Beginning this month, Colombian counternarcotics troops — trained and equipped through a $1.3 billion aid package from the United States — are expected to push into the rebel-controlled southern state of Putumayo, which produces most of the country’s cocaine, to destroy coca crops and drug labs. Since the 15,000-strong FARC bankrolls its insurgency partly by protecting peasant-owned drug crops and labs and then charging millions of dollars a year for its services, both Colombian and U.S officials expect heavy resistance from the guerrillas.

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For the poor village children who constitute the majority of the youngest recruits to FARC, promises of glory, adventure and a paycheck are often irresistible. Most of them, though, end up shuttling messages between isolated rebel groups or trudging through the dense countryside, alternately attacking and running from better-trained and better-fed army and right-wing paramilitary fighters.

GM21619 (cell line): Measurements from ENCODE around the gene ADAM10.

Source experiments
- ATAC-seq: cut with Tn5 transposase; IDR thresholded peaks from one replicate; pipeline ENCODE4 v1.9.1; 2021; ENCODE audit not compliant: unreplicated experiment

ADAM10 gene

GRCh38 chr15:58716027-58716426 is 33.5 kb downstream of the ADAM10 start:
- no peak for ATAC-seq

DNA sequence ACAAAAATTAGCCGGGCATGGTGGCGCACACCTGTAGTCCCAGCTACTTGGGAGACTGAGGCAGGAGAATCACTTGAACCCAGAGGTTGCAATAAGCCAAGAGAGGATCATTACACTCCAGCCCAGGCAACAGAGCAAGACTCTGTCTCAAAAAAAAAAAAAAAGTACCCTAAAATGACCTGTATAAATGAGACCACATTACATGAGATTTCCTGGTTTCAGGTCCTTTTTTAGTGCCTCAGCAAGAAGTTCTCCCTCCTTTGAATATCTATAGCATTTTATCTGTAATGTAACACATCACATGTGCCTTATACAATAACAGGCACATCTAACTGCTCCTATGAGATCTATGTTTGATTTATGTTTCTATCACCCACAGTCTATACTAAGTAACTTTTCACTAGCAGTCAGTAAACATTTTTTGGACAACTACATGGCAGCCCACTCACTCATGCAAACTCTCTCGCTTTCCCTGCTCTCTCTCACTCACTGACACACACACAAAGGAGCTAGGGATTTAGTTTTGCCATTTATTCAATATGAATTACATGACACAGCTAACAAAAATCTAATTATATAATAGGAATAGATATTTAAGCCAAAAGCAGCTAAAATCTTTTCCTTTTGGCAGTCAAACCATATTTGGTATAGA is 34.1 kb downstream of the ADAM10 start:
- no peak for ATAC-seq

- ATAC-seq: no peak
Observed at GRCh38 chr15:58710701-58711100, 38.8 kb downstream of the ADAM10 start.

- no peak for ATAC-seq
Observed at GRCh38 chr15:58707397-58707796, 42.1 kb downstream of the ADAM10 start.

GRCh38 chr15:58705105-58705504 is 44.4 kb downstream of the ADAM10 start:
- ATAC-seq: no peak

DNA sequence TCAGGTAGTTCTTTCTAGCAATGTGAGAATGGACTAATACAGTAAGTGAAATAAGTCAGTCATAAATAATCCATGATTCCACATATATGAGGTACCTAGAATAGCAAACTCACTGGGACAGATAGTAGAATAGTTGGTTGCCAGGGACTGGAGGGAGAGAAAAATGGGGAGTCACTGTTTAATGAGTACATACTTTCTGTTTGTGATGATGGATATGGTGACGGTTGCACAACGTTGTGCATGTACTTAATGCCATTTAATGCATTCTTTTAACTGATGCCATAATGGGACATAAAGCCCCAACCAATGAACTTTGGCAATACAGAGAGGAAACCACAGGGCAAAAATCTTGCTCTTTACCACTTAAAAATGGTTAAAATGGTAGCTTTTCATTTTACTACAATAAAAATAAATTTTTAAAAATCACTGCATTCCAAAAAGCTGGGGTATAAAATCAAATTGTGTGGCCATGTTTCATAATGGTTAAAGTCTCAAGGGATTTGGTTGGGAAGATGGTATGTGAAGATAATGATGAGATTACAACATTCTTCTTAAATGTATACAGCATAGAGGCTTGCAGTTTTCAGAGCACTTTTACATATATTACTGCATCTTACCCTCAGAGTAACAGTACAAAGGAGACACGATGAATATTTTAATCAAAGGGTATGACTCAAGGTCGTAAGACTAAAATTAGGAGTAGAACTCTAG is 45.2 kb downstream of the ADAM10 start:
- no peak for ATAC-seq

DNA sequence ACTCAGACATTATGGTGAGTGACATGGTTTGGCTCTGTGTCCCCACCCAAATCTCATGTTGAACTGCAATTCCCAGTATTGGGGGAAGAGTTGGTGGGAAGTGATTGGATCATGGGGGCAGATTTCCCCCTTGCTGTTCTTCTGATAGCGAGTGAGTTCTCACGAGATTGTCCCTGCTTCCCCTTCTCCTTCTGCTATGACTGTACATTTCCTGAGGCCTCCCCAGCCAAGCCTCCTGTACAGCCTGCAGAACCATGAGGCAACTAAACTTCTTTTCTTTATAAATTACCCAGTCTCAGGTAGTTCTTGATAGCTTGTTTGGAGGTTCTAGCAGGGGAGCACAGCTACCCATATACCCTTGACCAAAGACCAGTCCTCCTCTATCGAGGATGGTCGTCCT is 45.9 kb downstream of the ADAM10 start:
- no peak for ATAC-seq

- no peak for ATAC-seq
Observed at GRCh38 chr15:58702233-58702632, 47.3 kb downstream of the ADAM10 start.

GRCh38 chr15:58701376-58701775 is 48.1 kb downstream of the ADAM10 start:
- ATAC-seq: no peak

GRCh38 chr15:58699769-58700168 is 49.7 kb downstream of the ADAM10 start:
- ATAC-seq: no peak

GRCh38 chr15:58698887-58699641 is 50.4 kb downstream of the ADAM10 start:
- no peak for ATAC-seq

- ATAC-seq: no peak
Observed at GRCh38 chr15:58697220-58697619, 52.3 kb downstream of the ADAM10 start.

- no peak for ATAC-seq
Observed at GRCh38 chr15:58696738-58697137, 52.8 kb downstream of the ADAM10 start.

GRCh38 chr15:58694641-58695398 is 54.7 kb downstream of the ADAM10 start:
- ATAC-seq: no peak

According to the army and human rights groups, most of the 6,000 children believed to be fighting in Colombia’s civil war are members of FARC, which has been trying to topple the Colombian government since the ’60s, under the direction of its aging founder, Manuel “Sureshot” Marulanda.

Children also are recruited by the nation’s smaller, leftist National Liberation Army, or ELN, and the right-wing paramilitary groups bent on destroying the guerrillas. The government once staffed its military offices with teenagers, but phased out the last of them in 1999. The number of children killed each year in combat here is unknown.

“The violence they see isn’t easy to forget,” said Nelson Ortiz, a psychologist with UNICEF in Colombia. “War is hard enough for adults, but imagine how it is for children, who don’t have the experience or the development to deal with what they’ve seen and done.”